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I'm working to avoid the large amount of carving and piecing-together of foam scraps for geoforming. The expanding foam fits my work style better. Bear in mind the layout work is not organized serially, there is no time loss in waiting for curing, I move on to something else and then come back later to [whatever] task needed the curing time.

Gotcha.  Carry on!

I'm also looking forward to trying rock molds with it.

Interesting!  Please let us know the results of this experiment.

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C855B

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Re: Brush-On Low-Expansion Polyurethane Foam?
« Reply #27 on: April 13, 2017, 11:03:42 PM »
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Mea culpa. Well, not entirely, but it is new information which cancels much of the original assessment from last night.

FOAM-iT! 10 SLOW cures rock-hard. You can hammer nails with this stuff. It's not going to be reasonably workable with normal foam forming tools like Surform planes and rasps. It would be workable with power tools, but the density was closer to hardwoods. Not a good match to pink foam. Thankfully, I was able to peel it off the pink foam test site with a putty knife, in one very solid block. I'm sure this product probably has an application in MRR scenery (the aforementioned rock molds), but as a contouring helper, not so much.

I'm going to sleep on this. Their least-dense product, FOAM-iT! 3, might work, but it has a very short open time - 4 to 5 minutes. Still might be a better situation than wrestling with Great Stuff.

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Re: Brush-On Low-Expansion Polyurethane Foam?
« Reply #28 on: April 14, 2017, 08:07:23 AM »
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A lot of polymers have properties that can be altered.  Can you mix in anything to soften the cure?  I know with the resin we use, mixing in acetone gives it a much softer cure, almost rubbery, compared to the normal product that rock hard (and we grind our final castings).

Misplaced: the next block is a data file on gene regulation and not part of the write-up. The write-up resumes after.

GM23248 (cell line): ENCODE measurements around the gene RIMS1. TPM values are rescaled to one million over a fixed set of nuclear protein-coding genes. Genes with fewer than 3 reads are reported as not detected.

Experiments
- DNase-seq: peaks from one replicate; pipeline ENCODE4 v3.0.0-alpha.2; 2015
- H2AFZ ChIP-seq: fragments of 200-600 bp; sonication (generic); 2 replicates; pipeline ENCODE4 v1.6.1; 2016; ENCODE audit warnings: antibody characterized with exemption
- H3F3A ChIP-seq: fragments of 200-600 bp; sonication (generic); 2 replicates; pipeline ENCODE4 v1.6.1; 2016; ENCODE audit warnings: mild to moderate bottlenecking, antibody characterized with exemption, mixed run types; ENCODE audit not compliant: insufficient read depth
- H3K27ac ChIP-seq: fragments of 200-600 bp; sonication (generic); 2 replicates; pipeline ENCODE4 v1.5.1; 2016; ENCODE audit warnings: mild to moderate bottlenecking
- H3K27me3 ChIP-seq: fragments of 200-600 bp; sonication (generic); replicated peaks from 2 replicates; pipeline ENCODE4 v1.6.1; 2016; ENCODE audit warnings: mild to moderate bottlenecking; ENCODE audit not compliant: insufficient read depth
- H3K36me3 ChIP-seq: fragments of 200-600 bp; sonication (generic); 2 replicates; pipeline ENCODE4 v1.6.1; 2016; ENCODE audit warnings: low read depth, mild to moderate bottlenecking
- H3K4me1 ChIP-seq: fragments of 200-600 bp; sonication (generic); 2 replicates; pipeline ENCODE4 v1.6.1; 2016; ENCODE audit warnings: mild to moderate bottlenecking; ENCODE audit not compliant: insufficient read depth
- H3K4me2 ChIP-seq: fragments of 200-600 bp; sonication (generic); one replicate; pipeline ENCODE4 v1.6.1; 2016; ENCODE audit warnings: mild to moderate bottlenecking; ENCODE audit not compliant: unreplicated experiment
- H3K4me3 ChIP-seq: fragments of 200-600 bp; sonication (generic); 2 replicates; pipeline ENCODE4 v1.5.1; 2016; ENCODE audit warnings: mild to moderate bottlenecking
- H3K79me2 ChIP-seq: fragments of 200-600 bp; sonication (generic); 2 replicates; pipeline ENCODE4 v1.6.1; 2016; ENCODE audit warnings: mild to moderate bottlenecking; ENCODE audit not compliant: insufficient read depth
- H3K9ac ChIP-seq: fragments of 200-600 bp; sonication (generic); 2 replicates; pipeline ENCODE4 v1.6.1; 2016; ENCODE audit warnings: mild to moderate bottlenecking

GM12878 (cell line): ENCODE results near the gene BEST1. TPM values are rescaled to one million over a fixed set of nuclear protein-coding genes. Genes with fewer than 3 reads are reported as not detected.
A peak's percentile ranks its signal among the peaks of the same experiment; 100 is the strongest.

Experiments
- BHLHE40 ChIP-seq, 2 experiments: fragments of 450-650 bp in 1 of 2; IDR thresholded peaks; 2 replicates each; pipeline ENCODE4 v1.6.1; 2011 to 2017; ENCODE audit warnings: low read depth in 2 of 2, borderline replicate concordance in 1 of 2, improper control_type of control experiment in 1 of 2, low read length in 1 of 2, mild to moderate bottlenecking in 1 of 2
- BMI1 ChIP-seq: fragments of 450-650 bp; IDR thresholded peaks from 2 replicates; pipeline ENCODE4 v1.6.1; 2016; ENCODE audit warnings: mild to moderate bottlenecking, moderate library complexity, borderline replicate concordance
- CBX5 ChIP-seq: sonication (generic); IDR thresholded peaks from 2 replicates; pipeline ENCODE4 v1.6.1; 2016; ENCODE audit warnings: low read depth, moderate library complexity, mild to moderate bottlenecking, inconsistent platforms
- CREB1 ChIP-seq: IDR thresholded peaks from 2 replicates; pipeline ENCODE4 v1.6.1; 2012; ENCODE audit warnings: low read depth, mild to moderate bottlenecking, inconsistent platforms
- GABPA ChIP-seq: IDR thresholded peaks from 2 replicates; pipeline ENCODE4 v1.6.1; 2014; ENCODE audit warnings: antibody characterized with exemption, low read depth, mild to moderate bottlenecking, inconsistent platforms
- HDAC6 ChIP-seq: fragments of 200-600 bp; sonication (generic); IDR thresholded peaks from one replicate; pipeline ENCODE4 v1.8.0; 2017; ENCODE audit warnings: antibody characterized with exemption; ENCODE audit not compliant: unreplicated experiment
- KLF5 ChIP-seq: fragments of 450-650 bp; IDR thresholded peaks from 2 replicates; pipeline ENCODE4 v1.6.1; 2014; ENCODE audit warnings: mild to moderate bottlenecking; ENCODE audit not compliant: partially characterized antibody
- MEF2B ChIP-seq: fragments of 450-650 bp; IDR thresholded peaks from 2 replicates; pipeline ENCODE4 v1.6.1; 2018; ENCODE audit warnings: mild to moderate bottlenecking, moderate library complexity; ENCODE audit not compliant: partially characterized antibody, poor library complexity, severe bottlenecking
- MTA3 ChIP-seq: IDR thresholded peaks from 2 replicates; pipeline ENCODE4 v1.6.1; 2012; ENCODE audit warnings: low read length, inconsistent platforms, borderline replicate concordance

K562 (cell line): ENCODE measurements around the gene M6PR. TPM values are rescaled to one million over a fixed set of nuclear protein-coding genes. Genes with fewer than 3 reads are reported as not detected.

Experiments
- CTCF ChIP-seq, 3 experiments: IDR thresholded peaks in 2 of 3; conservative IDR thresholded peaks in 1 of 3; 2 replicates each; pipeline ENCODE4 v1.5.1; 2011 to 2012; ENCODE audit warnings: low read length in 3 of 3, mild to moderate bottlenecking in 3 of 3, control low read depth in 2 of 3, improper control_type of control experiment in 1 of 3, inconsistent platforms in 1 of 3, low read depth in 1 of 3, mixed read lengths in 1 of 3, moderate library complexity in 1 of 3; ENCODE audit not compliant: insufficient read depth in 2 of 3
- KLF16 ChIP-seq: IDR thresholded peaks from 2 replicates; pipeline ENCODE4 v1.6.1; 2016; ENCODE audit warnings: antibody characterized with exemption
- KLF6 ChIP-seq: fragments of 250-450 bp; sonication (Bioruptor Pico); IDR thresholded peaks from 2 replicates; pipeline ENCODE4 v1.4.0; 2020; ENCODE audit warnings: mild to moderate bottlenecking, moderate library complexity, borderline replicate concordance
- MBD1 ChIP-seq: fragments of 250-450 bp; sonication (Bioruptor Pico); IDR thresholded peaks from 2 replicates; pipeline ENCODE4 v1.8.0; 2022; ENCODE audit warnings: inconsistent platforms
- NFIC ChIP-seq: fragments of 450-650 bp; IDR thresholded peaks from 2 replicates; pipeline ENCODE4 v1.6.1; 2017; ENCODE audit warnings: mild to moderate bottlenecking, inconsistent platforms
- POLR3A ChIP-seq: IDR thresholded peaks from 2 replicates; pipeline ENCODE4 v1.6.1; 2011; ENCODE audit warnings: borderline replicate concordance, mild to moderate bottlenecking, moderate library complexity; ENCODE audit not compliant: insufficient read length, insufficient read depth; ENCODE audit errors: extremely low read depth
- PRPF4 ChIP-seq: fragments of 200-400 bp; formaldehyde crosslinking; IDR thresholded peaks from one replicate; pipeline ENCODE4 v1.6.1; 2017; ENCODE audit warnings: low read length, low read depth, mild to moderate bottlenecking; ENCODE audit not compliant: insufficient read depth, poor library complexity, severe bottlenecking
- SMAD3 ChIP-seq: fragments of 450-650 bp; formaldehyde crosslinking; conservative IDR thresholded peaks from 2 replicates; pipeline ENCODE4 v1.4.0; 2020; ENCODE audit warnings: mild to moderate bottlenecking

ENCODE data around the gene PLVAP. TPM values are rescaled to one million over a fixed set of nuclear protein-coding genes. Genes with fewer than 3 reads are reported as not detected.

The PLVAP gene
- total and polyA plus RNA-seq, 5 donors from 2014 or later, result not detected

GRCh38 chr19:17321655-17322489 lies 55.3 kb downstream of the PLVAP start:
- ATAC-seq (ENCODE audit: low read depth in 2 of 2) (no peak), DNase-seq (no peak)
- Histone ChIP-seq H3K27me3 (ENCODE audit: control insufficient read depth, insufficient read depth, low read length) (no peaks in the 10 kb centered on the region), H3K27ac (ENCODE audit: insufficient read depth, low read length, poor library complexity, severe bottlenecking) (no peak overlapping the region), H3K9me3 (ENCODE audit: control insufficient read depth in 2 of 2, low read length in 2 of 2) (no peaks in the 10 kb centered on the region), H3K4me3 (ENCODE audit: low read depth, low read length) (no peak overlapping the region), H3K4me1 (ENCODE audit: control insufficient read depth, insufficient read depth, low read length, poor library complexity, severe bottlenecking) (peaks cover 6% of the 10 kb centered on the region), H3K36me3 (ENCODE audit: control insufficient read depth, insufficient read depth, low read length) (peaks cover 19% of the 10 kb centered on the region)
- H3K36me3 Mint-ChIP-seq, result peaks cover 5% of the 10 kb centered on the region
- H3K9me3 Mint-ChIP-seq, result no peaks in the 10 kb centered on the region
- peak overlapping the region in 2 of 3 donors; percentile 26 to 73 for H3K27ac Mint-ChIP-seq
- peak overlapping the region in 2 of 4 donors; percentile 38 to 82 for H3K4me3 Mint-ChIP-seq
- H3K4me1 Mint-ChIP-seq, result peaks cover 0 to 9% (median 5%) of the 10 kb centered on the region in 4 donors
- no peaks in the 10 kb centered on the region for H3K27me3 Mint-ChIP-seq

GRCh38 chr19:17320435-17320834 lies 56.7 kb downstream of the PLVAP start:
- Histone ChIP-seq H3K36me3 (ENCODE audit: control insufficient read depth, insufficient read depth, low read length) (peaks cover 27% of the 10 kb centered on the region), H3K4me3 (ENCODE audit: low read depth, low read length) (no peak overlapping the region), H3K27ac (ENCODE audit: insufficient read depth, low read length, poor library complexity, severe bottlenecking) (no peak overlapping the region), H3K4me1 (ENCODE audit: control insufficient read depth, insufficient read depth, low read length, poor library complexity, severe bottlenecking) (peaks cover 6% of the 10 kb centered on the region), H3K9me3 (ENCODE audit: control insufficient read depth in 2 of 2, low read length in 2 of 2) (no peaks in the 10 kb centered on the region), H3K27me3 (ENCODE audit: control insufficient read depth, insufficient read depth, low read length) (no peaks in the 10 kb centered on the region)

pdx1955

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Re: Brush-On Low-Expansion Polyurethane Foam?
« Reply #29 on: April 14, 2017, 07:55:22 PM »
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I've been thinking about this method - I can see why you want to do this but I'm having a hard time thinking that it will be better than than the traditional methods. It just seems very complex considering what you are trying to do. One advantage of foam scenery is that it is very predictable - you can stack and carve away as much as you would like. Expanding foam, even from a mix like this is inherently the opposite - unpredictable. Even with a brush -on type its still going to potentially create unrealistic blobs that you will have to address which creates more work and more mess. I know that you are doing western scenery , but this stuff will tend to look like a fresh Hawaiian lava flow and may look "too smooth". Drop this stuff on the track (even with masking first) could create issues.  As you found out, this stuff can be very hard. I tried that in the past - Surform tools are very slow and difficult to use. The dust off this stuff is very fine and worse to some degree than pink foam bits. If you end up using a power tool to speed up the final shaping then you'll spray the dust mist everywhere which I get that you are specifically not wanting.

A quick relatively dust-free way is the old plaster gauze method - unroll, cut, dip, and place. You're not creating a hardshell, just a single layer to cover the foam seam lines/gaps/holes and it goes very fast. Larger gaps can be bridged with masking tape and then the gauze placed on top. There's many sources so you can by it in larger quantities than the WS stuff. Any soil materials/paint will cover the gauze and you're done.